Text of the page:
RALEIGH, N.C. — When Ralph Capps joined the Raleigh Boys Club as executive director in 1973, it operated in a former church building on Lane Street near downtown Raleigh and had 200 boys as members.
Today, the Boys & Girls Clubs of Wake County serves 4,100 young people ages six through 18 at seven clubs throughout the county and a summer day camp in Nash County, a membership that has nearly doubled since 2001.
And the group’s annual fund drive, which accounts for 45 percent of the annual budget of just over $3 million, grew to $1.3 million in 2008 from $450,000 five years earlier.
Despite the sinking economy, the group has set a $1.35 million goal for the annual drive it kicked off in February.
Membership fees for each kid cost only $7.50 a year so the fund drive is critical, says Capps, president and CEO of the Boys & Girls Clubs.
“Our program really depends on the generosity of the community to make it happen,” he says.
Chaired by Guy Lucas, a financial adviser at Smith Barney who also chairs the Boys & Girls Clubs board, the annual drive counts on all 47 members of its board and on young professionals to make contributions and seek support.
Every board member has made a donation and will seek support from their networks of family, friends and colleagues, says Velaska Wittek, director of development and marketing.
And young professionals such as bankers and lawyers serve as volunteers and create fundraising teams at their offices.
A team at RBC Bank, for example, aims to raise $25,000 at an event it will host in April at the bank’s new headquarters tower in downtown Raleigh.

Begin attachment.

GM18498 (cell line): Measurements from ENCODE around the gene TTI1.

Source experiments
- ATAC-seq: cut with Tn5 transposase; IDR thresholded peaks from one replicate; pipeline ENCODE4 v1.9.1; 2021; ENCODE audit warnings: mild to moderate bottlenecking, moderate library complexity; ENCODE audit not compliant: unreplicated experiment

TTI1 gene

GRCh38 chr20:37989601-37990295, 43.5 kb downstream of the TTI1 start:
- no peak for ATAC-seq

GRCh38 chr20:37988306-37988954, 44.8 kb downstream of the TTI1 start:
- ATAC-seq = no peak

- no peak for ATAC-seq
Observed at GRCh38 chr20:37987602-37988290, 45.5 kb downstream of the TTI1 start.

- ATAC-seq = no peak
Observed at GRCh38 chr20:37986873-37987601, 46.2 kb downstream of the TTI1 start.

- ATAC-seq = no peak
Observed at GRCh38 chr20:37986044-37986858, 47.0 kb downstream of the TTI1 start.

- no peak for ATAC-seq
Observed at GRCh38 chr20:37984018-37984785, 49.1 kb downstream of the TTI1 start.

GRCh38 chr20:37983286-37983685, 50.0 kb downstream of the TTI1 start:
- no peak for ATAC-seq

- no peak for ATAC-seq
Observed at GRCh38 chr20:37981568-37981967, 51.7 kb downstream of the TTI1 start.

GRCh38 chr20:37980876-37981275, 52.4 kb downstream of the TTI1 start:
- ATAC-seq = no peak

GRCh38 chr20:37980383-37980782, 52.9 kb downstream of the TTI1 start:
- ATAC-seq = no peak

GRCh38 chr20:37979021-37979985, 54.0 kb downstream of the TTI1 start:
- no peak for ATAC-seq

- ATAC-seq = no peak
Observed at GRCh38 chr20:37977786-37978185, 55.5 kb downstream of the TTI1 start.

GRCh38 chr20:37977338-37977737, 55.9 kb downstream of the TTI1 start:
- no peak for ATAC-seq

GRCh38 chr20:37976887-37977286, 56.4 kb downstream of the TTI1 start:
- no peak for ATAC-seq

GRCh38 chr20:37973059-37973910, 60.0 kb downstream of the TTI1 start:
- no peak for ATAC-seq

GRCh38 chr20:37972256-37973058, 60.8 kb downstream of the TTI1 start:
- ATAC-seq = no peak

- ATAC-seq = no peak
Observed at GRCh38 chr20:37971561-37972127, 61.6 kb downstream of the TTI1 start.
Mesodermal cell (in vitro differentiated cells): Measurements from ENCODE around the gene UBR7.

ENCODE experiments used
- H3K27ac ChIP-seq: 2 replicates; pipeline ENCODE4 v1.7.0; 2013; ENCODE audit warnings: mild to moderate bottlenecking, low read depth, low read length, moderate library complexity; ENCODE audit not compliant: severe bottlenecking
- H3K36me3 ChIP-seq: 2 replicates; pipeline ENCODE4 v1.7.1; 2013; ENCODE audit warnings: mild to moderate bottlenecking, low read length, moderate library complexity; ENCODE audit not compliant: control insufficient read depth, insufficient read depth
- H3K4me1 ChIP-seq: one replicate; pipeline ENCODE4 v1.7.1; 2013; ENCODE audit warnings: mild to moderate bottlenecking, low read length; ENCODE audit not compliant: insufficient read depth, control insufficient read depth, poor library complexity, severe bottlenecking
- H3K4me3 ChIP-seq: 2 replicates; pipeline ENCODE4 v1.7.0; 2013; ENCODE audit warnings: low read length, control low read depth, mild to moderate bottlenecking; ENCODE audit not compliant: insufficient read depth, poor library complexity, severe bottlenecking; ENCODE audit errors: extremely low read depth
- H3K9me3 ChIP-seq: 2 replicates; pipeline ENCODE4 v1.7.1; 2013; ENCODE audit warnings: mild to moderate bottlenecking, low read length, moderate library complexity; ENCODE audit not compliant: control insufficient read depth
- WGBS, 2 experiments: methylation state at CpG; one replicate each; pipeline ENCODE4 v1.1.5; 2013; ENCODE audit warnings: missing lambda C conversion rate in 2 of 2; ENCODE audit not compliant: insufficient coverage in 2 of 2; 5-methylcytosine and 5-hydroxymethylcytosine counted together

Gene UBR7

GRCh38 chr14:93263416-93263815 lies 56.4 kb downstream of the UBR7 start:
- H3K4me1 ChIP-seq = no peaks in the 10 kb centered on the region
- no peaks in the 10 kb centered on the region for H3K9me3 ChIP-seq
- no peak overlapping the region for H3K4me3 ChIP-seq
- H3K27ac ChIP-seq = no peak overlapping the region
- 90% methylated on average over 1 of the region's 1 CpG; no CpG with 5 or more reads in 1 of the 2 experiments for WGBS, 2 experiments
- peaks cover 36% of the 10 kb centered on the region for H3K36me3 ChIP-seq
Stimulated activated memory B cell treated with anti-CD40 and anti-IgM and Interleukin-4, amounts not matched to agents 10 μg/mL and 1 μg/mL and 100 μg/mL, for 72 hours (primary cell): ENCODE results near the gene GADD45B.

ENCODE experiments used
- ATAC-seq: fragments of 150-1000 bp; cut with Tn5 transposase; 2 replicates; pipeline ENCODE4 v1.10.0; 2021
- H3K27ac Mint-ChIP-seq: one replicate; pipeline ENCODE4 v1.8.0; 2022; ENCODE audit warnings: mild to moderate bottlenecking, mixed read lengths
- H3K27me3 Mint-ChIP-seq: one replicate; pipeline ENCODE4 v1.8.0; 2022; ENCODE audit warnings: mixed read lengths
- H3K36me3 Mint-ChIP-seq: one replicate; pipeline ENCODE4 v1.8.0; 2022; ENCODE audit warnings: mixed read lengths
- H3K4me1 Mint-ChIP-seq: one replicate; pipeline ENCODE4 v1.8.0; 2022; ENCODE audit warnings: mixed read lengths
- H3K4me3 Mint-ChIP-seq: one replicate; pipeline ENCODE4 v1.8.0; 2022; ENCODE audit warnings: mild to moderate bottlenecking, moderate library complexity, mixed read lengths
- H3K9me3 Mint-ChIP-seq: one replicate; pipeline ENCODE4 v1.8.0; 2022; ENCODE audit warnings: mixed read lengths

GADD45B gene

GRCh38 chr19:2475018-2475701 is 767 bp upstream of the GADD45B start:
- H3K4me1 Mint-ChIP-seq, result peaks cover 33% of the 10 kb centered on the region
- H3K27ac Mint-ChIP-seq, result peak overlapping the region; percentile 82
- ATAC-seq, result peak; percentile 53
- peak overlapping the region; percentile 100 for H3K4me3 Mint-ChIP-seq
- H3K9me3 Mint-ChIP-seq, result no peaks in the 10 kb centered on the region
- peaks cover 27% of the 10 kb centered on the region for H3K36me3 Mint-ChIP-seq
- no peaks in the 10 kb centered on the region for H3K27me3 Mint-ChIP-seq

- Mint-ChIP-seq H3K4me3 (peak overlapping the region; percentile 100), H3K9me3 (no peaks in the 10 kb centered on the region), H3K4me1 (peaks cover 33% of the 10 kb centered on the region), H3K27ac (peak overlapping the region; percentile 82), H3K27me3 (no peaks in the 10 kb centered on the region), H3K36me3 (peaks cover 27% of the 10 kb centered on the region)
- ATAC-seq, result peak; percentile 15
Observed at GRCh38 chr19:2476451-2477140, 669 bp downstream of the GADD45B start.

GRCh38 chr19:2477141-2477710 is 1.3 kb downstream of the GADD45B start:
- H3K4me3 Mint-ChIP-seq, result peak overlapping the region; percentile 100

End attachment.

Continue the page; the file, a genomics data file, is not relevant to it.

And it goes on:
To provide programs every weekday afternoon plus Saturdays, as well the summer camp, the Boys & Girls Clubs count on a staff of 17 people working full-time and 50 working part-time, plus 150 volunteers.
Each of its seven clubs, including one in Brentwood that opened in 2006 and serves a mainly Latino kids and another near WakeMed that opened in 2007 and serves teens, provides programs in education, leadership development, arts, recreation, and health and life skills.
As soon as they arrive at the Boys & Girls Clubs after getting off school buses that deliver them, children do their homework so they can succeed in school, Lucas says.
Kids then can participate in a broad range of activities, with teens often serving as mentors for younger children.
Capps says the Boys & Girls Clubs also has been talking with the Raleigh Police Department about finding ways to better address the growing problems caused by gangs.
Lucas says supporting the group through volunteering and contributing to the drive is a smart investment because the Boys & Girls Clubs runs a lean operation, spending only 12 percent of its budget on overhead, and because the declining economy increases the need of young people for a safe and constructive place to go after school.
“The kids really need us most right now,” he says. “In this tight economy, these kids aren’t going to go away and the number of kids who need us might increase. Their parents might be unemployed or looking for work.”